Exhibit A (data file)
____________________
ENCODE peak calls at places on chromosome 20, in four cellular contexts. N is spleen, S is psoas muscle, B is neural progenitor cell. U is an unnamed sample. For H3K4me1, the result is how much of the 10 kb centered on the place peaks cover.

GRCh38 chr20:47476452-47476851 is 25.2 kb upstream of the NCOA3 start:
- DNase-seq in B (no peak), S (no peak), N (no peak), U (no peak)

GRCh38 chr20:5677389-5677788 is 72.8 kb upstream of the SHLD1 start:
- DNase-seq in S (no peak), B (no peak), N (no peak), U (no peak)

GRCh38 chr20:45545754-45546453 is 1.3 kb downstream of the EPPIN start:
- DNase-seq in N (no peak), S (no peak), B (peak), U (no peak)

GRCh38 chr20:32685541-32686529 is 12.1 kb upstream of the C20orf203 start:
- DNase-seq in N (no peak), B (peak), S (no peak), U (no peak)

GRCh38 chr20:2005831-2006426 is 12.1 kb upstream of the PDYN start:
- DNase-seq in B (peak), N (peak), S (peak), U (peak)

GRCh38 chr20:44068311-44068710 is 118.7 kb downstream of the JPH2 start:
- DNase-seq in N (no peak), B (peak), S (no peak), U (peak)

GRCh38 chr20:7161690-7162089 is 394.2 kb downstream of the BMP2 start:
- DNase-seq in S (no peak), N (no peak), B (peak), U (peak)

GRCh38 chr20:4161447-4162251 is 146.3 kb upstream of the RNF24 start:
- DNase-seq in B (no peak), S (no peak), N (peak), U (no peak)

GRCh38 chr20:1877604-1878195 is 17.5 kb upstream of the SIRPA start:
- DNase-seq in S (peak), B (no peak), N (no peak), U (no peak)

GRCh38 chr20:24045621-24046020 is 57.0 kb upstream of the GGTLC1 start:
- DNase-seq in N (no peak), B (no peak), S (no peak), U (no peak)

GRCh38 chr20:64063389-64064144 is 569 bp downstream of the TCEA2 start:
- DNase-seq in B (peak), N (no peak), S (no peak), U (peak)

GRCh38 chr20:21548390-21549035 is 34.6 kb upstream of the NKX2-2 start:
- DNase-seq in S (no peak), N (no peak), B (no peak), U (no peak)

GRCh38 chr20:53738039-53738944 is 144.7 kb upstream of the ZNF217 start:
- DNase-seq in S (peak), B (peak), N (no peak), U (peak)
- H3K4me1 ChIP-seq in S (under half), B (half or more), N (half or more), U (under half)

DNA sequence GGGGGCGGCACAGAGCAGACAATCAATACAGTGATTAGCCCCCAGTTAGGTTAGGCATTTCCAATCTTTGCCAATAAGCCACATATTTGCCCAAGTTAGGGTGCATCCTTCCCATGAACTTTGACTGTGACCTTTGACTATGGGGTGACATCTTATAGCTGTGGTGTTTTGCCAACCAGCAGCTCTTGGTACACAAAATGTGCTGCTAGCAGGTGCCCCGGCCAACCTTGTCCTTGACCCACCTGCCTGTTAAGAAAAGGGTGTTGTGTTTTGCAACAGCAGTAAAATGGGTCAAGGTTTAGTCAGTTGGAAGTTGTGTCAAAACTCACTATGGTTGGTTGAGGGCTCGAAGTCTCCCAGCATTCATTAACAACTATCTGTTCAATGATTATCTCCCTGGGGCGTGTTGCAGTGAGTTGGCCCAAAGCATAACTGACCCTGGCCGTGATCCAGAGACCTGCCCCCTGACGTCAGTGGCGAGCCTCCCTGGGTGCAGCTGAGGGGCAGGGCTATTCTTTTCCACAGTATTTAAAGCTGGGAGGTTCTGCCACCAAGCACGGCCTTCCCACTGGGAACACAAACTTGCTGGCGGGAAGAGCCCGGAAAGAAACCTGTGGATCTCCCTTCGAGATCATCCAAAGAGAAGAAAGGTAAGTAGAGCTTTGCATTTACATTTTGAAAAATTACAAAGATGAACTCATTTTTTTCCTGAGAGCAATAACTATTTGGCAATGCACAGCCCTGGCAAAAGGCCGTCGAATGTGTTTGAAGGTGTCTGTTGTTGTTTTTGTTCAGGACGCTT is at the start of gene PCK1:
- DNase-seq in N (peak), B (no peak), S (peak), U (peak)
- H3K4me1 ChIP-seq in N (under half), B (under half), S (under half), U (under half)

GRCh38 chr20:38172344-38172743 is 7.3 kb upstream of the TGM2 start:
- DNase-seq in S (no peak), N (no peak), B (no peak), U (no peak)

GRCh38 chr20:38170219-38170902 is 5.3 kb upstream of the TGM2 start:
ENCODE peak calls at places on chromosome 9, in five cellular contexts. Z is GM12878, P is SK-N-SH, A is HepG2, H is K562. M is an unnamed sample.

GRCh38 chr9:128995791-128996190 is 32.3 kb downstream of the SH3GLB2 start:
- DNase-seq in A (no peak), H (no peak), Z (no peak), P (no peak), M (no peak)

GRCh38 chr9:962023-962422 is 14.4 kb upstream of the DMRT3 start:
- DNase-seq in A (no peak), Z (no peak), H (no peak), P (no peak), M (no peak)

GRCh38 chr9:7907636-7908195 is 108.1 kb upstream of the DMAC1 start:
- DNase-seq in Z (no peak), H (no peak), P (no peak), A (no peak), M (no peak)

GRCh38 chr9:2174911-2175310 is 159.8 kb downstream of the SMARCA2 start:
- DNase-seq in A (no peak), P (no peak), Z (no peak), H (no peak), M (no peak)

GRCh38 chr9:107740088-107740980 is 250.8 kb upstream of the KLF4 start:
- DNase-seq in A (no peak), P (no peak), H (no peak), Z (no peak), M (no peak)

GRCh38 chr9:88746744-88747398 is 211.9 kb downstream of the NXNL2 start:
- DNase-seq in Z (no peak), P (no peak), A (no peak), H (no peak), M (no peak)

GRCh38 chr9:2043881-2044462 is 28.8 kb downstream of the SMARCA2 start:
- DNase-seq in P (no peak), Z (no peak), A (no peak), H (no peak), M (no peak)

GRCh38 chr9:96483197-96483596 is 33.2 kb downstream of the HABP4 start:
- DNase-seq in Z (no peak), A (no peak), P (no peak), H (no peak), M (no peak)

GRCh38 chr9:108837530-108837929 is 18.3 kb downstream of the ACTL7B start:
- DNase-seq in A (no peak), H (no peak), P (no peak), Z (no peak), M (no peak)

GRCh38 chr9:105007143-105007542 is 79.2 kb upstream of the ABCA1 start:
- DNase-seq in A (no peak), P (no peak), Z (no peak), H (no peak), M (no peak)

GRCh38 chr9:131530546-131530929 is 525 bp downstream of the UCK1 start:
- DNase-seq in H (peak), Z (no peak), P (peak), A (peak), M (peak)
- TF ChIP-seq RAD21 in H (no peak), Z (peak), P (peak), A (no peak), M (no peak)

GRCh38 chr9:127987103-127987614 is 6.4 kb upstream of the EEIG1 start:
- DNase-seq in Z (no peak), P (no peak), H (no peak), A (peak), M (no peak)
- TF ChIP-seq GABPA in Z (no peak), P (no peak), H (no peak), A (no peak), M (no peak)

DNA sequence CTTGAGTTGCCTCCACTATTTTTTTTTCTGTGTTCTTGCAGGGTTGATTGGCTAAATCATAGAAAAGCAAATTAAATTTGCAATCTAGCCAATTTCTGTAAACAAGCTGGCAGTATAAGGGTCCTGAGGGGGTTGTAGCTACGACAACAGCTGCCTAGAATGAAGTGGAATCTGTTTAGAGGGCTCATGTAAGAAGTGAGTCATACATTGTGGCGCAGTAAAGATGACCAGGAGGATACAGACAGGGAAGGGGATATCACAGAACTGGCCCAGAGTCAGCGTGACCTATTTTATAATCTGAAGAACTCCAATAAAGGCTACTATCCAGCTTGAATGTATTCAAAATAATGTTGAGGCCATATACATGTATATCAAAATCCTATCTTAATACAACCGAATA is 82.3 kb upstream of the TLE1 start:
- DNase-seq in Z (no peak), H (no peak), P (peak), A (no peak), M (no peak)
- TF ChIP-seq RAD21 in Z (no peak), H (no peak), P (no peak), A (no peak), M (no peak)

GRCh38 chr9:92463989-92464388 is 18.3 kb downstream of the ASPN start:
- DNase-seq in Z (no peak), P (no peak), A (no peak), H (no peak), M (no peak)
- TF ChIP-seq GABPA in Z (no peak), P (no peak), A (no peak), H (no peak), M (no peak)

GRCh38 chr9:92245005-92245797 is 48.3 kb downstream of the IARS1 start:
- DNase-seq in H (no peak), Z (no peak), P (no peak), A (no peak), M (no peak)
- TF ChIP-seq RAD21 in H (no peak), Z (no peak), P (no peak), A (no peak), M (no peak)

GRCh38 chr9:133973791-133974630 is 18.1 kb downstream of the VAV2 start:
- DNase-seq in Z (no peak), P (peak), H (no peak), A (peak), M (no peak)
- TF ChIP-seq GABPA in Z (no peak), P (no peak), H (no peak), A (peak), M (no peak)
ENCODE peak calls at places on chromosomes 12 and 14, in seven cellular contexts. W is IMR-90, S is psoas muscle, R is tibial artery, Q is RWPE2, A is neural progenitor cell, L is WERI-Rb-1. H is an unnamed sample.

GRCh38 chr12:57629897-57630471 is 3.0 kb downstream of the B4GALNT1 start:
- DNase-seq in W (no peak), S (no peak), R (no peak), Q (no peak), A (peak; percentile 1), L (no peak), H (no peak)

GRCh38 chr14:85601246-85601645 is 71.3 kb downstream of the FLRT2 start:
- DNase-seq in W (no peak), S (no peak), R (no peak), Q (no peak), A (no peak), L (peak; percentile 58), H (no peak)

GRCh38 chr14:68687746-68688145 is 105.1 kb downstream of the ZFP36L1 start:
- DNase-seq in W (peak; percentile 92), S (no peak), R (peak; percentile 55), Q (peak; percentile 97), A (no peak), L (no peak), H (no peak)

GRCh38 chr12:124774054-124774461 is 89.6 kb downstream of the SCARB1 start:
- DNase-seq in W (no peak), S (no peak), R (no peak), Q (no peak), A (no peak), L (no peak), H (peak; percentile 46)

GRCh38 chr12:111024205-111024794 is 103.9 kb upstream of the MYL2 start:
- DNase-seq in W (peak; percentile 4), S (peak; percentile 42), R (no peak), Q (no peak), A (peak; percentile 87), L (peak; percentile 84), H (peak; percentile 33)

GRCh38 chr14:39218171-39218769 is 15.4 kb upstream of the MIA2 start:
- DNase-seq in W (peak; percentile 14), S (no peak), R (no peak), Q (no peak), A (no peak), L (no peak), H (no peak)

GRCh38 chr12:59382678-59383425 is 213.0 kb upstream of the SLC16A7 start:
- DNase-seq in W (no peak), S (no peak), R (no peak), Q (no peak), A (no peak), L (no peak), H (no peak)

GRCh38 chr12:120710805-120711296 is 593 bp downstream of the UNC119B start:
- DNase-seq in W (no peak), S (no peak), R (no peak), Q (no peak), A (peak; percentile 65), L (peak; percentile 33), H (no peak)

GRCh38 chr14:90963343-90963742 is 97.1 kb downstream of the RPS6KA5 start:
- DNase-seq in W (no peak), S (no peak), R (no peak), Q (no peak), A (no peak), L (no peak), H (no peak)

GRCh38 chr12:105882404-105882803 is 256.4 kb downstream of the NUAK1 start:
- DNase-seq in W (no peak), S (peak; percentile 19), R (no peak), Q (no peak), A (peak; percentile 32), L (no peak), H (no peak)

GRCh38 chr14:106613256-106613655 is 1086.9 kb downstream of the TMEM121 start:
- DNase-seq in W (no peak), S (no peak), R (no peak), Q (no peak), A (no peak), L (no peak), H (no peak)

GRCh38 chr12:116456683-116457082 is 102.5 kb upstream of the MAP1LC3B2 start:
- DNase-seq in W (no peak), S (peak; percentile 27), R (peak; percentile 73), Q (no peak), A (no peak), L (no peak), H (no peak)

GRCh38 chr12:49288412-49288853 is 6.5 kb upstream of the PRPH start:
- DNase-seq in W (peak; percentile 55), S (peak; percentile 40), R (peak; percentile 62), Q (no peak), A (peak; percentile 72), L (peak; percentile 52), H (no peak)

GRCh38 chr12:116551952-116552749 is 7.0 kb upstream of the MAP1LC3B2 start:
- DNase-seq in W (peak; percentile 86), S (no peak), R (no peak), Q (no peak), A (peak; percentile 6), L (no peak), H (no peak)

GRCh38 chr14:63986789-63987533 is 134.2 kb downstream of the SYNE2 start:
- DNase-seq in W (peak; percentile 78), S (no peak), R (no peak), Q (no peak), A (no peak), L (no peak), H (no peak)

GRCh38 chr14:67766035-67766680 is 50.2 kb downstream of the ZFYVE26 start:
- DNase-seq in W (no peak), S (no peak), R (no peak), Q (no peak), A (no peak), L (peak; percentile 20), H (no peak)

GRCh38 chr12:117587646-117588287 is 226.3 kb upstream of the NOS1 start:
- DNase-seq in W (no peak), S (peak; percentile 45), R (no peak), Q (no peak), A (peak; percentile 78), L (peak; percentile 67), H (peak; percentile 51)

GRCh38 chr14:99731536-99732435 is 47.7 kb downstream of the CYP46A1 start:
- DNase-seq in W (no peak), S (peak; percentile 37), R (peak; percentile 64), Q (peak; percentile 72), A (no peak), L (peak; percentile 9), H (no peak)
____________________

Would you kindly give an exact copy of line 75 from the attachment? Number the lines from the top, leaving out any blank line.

GRCh38 chr12:57629897-57630471 is 3.0 kb downstream of the B4GALNT1 start: